United Airlines and the union representing its pilots have announced a landmark contract agreement that will significantly increase pilot pay over the next four years. The deal, valued at approximately $10 billion, comes after more than four years of intense negotiations characterized by picketing and strike discussions.
This agreement highlights the growing influence of labor groups, particularly pilots, as the airline industry experiences a robust recovery in travel and revenue. The Air Line Pilots Association has stated that this agreement, pending a ratification vote, will bring United pilots on par with their counterparts at Delta Air Lines. Delta pilots had previously approved a pay-raising deal earlier this year.
The union emphasized that the agreement includes substantial improvements in pay, retirement benefits, and job security for pilots. In terms of pay alone, this new contract appears to offer more favorable terms compared to the proposal rejected by United pilots last November.
Upon approval, pilots can expect immediate wage-rate increases ranging from 13.8% to 18.7%, depending on the aircraft they operate. Additionally, they will receive four smaller annual raises over the course of the contract, resulting in a total pay raise between 34.5% and 40.2%.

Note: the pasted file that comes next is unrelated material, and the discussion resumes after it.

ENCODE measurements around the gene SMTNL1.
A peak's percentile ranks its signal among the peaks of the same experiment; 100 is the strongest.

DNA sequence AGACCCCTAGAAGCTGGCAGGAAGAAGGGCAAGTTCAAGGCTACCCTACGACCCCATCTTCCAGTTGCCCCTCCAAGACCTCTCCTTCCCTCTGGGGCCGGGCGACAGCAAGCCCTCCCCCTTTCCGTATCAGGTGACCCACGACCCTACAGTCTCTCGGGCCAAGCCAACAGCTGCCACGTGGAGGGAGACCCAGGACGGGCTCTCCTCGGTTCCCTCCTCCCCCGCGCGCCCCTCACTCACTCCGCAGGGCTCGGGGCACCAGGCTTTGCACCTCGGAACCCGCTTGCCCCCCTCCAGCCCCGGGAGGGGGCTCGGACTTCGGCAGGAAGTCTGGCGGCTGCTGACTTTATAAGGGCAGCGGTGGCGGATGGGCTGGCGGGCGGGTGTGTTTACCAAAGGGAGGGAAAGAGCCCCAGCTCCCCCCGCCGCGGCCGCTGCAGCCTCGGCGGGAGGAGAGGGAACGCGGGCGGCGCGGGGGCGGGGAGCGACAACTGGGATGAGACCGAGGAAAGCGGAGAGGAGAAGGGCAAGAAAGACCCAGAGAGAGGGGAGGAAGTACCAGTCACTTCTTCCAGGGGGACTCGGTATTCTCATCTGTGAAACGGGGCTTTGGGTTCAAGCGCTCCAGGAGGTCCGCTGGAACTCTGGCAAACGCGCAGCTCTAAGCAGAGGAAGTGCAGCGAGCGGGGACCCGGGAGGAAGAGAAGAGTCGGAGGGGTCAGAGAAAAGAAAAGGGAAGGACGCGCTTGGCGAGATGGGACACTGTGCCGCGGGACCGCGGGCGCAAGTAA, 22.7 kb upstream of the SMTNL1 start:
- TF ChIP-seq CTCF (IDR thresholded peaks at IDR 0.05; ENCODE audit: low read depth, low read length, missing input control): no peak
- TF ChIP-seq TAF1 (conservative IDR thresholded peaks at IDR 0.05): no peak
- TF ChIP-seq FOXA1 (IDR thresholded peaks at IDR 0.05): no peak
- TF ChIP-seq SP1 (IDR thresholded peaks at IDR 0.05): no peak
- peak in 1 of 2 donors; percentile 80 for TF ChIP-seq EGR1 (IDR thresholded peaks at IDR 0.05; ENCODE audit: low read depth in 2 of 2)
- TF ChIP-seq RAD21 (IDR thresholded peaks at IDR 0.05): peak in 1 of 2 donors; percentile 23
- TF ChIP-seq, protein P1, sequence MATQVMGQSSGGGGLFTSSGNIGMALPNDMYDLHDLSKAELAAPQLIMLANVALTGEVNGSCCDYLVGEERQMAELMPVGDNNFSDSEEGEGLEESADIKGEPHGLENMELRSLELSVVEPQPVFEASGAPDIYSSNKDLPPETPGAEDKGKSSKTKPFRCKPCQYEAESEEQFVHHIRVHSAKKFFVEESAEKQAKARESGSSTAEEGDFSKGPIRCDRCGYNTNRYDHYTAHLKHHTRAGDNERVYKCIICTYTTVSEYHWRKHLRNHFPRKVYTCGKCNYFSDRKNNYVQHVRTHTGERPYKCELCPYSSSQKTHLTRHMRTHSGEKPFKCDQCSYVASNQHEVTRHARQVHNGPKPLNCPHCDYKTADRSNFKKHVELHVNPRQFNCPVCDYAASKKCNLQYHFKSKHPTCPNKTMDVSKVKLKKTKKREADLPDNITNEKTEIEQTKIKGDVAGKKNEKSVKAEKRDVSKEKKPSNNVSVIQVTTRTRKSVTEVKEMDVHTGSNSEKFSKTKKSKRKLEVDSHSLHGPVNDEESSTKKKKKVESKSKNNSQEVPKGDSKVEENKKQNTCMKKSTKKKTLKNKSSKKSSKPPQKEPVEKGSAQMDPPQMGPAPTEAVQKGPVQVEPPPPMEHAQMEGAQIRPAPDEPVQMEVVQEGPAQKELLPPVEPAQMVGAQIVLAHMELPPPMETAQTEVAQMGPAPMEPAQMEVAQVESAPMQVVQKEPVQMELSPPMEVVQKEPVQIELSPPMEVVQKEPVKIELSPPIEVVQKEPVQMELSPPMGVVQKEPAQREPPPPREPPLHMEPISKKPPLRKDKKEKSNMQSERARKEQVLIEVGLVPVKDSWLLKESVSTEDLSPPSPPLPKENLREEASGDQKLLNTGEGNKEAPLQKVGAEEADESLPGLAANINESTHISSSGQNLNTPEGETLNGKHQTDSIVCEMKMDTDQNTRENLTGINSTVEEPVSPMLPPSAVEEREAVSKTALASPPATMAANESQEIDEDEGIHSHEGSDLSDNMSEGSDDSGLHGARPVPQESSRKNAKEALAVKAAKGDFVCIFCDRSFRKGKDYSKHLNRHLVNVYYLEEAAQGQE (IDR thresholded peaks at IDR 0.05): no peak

Garth Thompson, chair of the United pilots’ union, lauded this agreement as a truly historic achievement made possible by the unwavering determination of the airline’s 16,000 pilots.
Airlines and Pilots Reach Contract Agreement
American Airlines CEO, Scott Kirby, announced on LinkedIn that the company has reached an agreement with the Air Line Pilots Association (ALPA) regarding a new contract. The proposed offer, which will be voted on by American Airlines pilots starting July 24th, promises an average cumulative raise of 41.5% over four years.
Negotiations are still ongoing between Southwest Airlines and its pilots. Unlike American and Southwest, Delta and United have independent unions representing their pilots – both of which are represented by ALPA.
The timing of these negotiations is significant, as airlines received $54 billion in federal aid to support them during the pandemic. Now, with a resurgence in travel, these airlines find themselves in a favorable position. Passenger numbers in the U.S. have nearly returned to pre-pandemic levels.
This week, Delta announced an unprecedented quarterly profit of over $1.8 billion, along with record-breaking revenue during the April-through-June period – marking the beginning of the summer travel season. United is set to release their results on Wednesday, with analysts anticipating a profit surpassing $1.3 billion according to a FactSet survey.